6. The Apex Court applied the above principles of interpretation in the present matter and looked into the purpose underlying the two enactments.  The Apex Court observed that:

 

 

 

i.         The EPF Act is a social welfare legislation intended to protect the interest of a weaker sections of the society. A legislation made for their benefit must receive a liberal and purposive interpretation keeping in view the Directive Principles of State Policy contained in Articles 38 and 43 of the Constitution.

 

 

 

ii.         In terms of Section 529 of the Act, as it stood prior to 1985 amendment, the dues of the workmen were not treated pari passu with the secured creditors.  This led to various instances, during liquidation of a company, where the workers were not left with anything after discharging the debts of the secured creditors. It was only with a view to bring the workmen’s dues pari passu with the secured creditors, that Section 529-A was enacted.

 

 

 

iii.         The 1973 amendment in the EPF Act intended to treat the dues payable by the employer as first charge on the assets of the establishment and to ensure that the same are recovered in priority to other debts. Whereas, the 1985 amendment in the Act  intended to create a charge pari passu in favour of the workmen on every security available to the secured creditors of the company for recovery of their debts. However, there is nothing in the language of Section 529A which may give an indication that legislature wanted to create first charge in respect of the workmen’s dues.

 

 

iv.         The Parliament by 1985 amendment to the Act defined the term ‘workmen’s dues’ and placed it at par with debts due to secured creditors. However, these amendments, though subsequent in point of time, cannot be interpreted in a manner which would result in diluting the mandate of Section 11(2) of the EPF Act which declares that the amount due from an employer will be the first charge on the assets of the establishment and will be paid in priority to all other debts.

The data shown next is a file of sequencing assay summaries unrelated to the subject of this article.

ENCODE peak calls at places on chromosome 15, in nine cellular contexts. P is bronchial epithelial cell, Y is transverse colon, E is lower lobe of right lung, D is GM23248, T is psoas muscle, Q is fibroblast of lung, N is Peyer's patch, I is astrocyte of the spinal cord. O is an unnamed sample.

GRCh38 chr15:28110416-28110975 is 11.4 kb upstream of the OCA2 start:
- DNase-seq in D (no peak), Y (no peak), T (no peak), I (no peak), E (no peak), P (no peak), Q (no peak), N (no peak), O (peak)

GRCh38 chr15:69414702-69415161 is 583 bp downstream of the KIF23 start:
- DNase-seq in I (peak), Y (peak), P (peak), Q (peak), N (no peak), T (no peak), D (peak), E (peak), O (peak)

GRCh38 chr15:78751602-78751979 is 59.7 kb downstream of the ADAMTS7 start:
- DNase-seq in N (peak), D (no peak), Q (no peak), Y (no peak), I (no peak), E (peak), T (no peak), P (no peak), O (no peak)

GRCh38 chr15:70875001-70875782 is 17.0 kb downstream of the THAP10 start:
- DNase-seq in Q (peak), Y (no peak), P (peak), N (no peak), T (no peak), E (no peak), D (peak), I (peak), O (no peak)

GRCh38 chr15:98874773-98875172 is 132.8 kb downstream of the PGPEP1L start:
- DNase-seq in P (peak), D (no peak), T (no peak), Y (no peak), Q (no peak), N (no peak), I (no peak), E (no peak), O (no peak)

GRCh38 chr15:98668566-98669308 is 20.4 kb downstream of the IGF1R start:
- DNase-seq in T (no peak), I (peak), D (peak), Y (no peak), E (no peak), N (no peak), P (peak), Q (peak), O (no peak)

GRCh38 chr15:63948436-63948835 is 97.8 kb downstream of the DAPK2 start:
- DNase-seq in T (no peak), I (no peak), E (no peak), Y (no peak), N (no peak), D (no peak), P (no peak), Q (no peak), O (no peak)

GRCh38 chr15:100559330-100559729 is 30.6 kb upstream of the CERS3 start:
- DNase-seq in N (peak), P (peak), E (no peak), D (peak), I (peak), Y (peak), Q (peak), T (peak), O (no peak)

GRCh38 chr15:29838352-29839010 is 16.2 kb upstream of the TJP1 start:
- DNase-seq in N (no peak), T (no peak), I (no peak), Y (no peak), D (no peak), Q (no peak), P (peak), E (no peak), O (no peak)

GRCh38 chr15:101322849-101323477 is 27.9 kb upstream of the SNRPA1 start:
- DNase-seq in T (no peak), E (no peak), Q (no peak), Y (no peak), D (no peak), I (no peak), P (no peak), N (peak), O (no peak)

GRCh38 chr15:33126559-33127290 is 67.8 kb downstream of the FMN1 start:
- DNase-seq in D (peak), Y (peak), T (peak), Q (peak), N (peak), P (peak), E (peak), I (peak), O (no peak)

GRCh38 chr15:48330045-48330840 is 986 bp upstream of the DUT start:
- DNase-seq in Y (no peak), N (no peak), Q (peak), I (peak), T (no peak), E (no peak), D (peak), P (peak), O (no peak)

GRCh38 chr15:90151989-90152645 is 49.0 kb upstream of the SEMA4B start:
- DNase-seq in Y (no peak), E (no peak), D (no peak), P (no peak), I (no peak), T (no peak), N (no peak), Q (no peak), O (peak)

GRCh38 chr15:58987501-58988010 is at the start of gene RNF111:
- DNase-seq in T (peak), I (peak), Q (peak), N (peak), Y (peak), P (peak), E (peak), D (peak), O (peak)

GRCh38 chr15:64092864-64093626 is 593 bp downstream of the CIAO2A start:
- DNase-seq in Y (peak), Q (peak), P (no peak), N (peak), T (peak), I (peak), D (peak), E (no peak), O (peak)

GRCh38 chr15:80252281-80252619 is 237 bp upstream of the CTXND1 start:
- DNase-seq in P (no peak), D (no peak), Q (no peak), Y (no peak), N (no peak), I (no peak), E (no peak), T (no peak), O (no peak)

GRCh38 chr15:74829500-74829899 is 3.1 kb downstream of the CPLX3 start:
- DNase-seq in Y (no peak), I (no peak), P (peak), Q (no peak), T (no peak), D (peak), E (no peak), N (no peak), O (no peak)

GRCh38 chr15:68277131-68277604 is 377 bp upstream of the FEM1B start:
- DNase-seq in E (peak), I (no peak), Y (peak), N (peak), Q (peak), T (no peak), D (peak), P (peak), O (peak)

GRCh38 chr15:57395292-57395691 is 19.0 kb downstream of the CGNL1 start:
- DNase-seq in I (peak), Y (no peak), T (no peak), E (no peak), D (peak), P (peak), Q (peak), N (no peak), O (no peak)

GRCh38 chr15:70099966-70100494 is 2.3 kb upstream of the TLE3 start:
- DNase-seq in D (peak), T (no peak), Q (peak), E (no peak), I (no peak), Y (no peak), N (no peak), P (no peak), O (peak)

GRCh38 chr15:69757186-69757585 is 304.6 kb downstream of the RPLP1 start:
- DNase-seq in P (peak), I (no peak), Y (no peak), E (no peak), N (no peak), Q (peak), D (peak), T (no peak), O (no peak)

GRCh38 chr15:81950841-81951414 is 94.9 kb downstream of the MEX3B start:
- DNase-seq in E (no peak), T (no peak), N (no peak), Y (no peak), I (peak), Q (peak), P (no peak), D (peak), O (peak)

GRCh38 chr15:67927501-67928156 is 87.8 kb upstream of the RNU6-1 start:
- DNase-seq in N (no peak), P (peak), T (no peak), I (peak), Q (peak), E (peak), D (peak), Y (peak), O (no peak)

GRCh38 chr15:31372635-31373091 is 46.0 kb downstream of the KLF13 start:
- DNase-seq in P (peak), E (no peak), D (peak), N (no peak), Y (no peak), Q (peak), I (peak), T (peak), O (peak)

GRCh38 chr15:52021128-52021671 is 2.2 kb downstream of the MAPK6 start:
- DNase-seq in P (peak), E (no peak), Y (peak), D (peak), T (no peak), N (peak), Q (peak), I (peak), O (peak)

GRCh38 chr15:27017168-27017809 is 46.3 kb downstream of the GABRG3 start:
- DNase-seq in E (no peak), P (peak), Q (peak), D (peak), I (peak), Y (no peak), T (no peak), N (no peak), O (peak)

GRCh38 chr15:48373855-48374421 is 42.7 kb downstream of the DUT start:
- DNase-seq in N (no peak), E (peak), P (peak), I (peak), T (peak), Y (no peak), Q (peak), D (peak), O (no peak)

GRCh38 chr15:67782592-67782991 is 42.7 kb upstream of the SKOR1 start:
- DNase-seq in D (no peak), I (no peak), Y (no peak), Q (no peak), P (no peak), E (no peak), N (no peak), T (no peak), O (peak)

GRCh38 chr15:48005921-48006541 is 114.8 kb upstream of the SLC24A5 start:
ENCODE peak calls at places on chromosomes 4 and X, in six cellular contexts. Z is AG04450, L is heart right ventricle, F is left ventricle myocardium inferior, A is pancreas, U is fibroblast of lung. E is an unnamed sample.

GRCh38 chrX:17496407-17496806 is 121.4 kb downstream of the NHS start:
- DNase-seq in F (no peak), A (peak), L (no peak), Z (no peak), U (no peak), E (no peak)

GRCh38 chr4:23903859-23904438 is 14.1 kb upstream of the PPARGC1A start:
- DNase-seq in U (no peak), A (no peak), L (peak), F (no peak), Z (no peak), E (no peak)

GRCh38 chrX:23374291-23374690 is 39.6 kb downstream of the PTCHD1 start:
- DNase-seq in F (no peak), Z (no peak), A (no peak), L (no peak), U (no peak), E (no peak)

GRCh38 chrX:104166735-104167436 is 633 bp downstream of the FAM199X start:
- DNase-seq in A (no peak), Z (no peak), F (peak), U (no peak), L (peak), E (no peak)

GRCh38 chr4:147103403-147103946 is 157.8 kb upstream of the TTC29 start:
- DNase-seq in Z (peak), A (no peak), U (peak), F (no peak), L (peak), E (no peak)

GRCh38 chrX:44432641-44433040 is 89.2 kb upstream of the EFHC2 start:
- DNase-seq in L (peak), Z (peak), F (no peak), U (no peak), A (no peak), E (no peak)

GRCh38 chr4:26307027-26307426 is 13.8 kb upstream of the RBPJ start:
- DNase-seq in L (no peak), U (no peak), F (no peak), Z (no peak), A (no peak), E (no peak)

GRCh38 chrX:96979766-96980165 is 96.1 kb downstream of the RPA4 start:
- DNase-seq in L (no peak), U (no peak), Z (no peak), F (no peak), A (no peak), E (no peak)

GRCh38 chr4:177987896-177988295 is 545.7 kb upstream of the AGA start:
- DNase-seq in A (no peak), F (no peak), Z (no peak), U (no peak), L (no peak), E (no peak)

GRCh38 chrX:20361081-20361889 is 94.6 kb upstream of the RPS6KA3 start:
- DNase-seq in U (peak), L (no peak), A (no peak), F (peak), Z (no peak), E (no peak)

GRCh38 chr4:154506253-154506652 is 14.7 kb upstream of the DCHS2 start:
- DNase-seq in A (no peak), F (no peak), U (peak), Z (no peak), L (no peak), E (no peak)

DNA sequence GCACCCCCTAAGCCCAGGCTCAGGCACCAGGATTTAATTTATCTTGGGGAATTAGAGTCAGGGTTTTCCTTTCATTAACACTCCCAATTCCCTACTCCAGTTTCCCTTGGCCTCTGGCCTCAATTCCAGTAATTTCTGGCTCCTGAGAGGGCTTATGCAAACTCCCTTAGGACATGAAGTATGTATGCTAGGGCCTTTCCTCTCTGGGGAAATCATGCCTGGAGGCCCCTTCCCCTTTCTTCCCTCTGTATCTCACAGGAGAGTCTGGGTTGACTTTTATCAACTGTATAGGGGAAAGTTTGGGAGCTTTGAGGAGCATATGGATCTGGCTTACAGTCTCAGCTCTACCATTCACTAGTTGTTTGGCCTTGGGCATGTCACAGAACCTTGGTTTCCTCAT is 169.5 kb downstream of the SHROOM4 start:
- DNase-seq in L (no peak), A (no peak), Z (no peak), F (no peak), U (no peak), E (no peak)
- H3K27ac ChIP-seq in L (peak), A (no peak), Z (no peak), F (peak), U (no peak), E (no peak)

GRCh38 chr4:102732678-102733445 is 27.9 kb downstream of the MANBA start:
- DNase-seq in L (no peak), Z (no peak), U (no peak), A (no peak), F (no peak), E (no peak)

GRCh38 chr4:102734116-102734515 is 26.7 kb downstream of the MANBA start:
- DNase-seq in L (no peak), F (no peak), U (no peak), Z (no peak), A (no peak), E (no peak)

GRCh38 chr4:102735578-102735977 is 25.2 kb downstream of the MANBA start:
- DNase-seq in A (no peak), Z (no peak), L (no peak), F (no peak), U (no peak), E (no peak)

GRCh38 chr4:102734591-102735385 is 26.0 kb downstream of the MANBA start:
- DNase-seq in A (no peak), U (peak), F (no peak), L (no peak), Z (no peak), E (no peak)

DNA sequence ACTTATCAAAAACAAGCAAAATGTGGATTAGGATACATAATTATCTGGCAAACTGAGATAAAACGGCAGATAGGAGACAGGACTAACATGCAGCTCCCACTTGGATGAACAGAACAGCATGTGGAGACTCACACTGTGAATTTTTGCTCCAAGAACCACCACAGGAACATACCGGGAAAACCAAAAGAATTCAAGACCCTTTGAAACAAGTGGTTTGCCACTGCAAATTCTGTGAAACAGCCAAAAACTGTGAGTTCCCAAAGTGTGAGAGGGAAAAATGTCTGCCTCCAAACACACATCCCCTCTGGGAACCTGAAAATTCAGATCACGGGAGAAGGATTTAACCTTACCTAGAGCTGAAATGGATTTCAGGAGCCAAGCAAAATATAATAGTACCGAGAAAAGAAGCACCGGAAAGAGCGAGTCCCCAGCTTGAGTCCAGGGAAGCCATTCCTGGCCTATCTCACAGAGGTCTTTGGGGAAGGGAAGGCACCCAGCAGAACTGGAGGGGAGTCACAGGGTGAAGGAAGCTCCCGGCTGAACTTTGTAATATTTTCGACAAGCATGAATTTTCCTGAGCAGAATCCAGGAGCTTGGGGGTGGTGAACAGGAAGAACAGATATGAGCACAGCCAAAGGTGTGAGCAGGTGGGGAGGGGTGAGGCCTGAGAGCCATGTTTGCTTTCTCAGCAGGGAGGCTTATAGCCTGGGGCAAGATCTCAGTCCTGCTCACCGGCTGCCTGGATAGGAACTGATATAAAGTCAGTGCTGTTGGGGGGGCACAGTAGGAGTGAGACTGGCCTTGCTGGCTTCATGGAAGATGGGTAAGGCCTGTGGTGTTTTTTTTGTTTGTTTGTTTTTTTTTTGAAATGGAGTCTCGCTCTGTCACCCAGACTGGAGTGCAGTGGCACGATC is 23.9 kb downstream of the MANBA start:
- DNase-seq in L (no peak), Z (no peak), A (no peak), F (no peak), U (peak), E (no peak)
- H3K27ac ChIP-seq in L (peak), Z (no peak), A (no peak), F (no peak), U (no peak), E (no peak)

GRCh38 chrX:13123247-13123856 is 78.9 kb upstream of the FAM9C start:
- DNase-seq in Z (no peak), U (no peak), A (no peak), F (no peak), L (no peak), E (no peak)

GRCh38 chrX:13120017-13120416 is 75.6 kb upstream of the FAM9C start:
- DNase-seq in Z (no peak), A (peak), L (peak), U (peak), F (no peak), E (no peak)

Decision:

 

 

The effect of the amendment made in the Companies Act in 1985 is only to expand the scope of the dues of workmen and place them at par with the debts due to secured creditors and there is no reason to interpret this amendment as giving priority to the debts due to secured creditor over the dues of provident fund payable by an employer. Of course, after the amount due from an employer under the EPF Act is paid, the other dues of the workers will be treated at par with the debts due to secured creditors and payment thereof will be regulated by the provisions contained in Section 529(1) read with Section 529(3), 529A and 530 of the Act. While inserting Section 529A in the Act Parliament did not declare the workmen’s dues (which include provident fund dues) as first charge. The mere ranking of the dues of workers at par with debts due to secured creditors cannot lead to an inference that Parliament intended to create first charge in favour of the secured creditors and give priority to the debts due to secured creditors over the amount due from the employer under the EPF Act. This interpretation is consistent with the objectives of the EPF Act and the directive principles.

 

 

Comments: Besides the issue of interpretation of “non-obstante clause” in two similar enactments, this judgement is also welcome from socio-economic point of view.   It cannot be overemphasised that provident fund, gratuity and pension are instruments of social security post-retirement/superannuation be.  They are the hard earned savings of the workmen, the fruits of which are to be enjoyed when they retire from work life.  If during the liquidation of a company, these dues are not given priority, the workmen will lose their hard earned savings without any fault on their part.  This judgement is evidence in itself that the Apex Court has consistently interpreted social welfare legislations to advance the cause of the weaker sections of the society.